Teaching Hunter Education is volunteer activity for both adults and youth. I started teaching Hunter Education as a junior instructor. This allowed me to impact hundreds of students’ introduction to the outdoors. It has also given me a second family of outstanding mentors. I have found this group has not only taught me a lot about the outdoors, but many life skills as well. These skills include public speaking and messaging. All have been beneficial in my personal and professional life.

These dedicated volunteers include two Montanans who, for 60 years, have helped and continue to help the hunters of tomorrow. That’s right, this year two men received their 60-year service award from Montana Fish, Wildlife and Parks. They have been teaching Hunter Education since before it was mandated. This goes to show the power of dedication to conservation, the outdoors and hunting.

At Montana’s Hunter Education Convention, where these awards were given, we heard Randy Newberg speak. One item he spoke to is the message hunters and outdoorsmen portray through media. This message should be one of the value of the sport we love and why we live this lifestyle. With that in mind, instead of looking at social media in a negative light, make it a tool for getting youth outdoors. For under $100, you can purchase your child a digital camera to take on every outdoor adventure. Building a following is addictive and easy to do with a collection of outdoor images. A far more positive social presence than a lot of what is out there, for sure. Photography is a potential career path and extends the value of the outdoor experience. Your child doesn’t have to be the only one doing this either. Start a blog and you could post right alongside them.

Playing Alongside Them
Another piece of getting and keeping youth involved in the outdoors is mentorship. For the Spencer family, John, otherwise known as Dad is that mentor to sons Caleb and Jacob. Jacob started hunting with his brother, just tagging along without a license. Under the Apprentice Program, John was able to get Jacob a tag. When presented with the right chance, Jacob took his first 4x5 muley.

John says, “It is all about the boys and our time together, not the kill. It is their shot to take or not to take.” Both boys say it is about getting away from the daily grind and technology. Dad and the guys at camp provide stress-free fun. “Hunting and hunting camp is a lot of fun and you can provide food for your family,” Jacob said. Caleb chimed in to say that,“Through the Hunters for Hungry Program, you can donate your animals to families who don’t hunt or can’t afford food.” Both boys have donated a deer to this program, making John one proud dad.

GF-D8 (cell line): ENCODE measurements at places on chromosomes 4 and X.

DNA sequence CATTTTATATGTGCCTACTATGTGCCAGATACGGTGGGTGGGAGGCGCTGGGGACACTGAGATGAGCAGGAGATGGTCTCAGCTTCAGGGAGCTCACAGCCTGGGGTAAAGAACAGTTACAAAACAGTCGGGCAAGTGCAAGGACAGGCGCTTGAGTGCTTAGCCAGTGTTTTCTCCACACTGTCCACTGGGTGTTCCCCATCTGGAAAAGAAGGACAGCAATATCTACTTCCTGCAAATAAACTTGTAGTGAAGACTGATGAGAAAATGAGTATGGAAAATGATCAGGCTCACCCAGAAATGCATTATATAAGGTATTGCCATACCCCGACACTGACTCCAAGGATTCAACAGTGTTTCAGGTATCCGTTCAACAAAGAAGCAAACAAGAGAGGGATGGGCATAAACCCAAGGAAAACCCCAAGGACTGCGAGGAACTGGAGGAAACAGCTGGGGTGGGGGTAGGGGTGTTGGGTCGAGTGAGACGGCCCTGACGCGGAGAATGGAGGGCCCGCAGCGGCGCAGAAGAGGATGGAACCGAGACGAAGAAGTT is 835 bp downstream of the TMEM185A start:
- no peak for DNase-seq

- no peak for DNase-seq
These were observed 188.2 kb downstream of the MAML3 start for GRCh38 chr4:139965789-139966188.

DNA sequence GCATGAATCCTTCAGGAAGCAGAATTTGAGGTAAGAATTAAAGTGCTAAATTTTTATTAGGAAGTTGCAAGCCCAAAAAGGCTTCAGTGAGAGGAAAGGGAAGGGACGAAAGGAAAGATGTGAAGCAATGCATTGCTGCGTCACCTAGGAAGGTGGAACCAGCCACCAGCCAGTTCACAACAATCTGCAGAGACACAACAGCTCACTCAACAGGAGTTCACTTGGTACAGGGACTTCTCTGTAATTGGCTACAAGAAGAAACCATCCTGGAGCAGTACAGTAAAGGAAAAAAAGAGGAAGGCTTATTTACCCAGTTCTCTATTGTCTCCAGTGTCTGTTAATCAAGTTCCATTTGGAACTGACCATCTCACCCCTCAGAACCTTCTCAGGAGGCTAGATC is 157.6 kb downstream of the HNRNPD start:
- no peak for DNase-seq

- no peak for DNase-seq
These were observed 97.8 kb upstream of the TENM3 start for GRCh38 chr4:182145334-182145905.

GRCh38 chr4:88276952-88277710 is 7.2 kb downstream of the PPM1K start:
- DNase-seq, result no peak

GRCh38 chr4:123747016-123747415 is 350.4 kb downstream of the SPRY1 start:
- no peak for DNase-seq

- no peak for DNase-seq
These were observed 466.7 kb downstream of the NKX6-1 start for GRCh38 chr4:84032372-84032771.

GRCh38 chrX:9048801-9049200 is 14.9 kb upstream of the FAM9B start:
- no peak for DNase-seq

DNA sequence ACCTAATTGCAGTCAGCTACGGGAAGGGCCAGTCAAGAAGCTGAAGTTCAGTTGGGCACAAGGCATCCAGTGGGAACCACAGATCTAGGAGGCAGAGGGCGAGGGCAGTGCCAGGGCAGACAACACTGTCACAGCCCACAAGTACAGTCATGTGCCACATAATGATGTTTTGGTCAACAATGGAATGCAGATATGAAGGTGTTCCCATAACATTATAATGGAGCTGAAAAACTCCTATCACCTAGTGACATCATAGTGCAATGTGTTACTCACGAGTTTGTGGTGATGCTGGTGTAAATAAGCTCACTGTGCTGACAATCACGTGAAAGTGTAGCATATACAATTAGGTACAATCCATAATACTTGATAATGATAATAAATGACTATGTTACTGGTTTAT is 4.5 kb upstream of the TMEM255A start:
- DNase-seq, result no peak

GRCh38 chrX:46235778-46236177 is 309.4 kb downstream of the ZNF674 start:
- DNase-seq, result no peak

For both longtime and new hunting parents, John says it is critical to get kiddos geared up right. “Shooting Grandpa’s .30-30 doesn’t work anymore.” A well-fitting youth model firearm and the safety knowledge of how to use it is a big deal for youngsters and their parents. “Cost can be a turnoff for new hunting families, but equipment can be shared and the memories are priceless”, says John.

While in many cases this is the mentorship scenario, finding youth mentors has draws for both sides as well. This is also a great way to get a child from a non-hunting family started. Having someone close to their age shows young ones that hunting isn’t only a sport for adults. Having a mentee is also a great experience for teens and young adults. Like any other sport, John says, “You have great teammates and a good coach”.

For Landyn, Brenden Novak is that mentor. Pictured with Brenden’s first archery bull taken last year, you can believe Landyn can’t wait for a tag of his own. To Landyn, Brenden is the hunter and outdoorsman he wants to be. It goes both ways too, as Brenden says, “Family is everything.”

Expand Your Family
Outside of your family are two great hunting families to be a part of; the National Wild Turkey Federation (NWTF) and the Rocky Mountain Elk Foundation (RMEF). Both organizations are a great place to find mentors for you and your kiddos. You can also contribute to the conservation of wildlife and public lands. RMEF President David Allen says, “We remain committed to ensuring the future of elk, other wildlife, their habitat and our hunting heritage. And who holds the keys to that future, if not our sons and daughters and grandchildren.” Both organizations, as well as many others, host youth hunting and volunteering events.

The options to get you and your youth outdoors are almost endless. I have mentioned only a few in this article. Ask your local Fish and Wildlife agency, talk to your children’s school teachers, visit a local sporting goods store or even post in your local classifieds. You will find that the majority of outdoorsmen and women are happy to help someone new into the world they love.

Closing Thought
Much could be said to end this piece, but I believe Fred Bear said it best. “Immerse yourself in the outdoor experience. It will cleanse your soul and make you a better person.”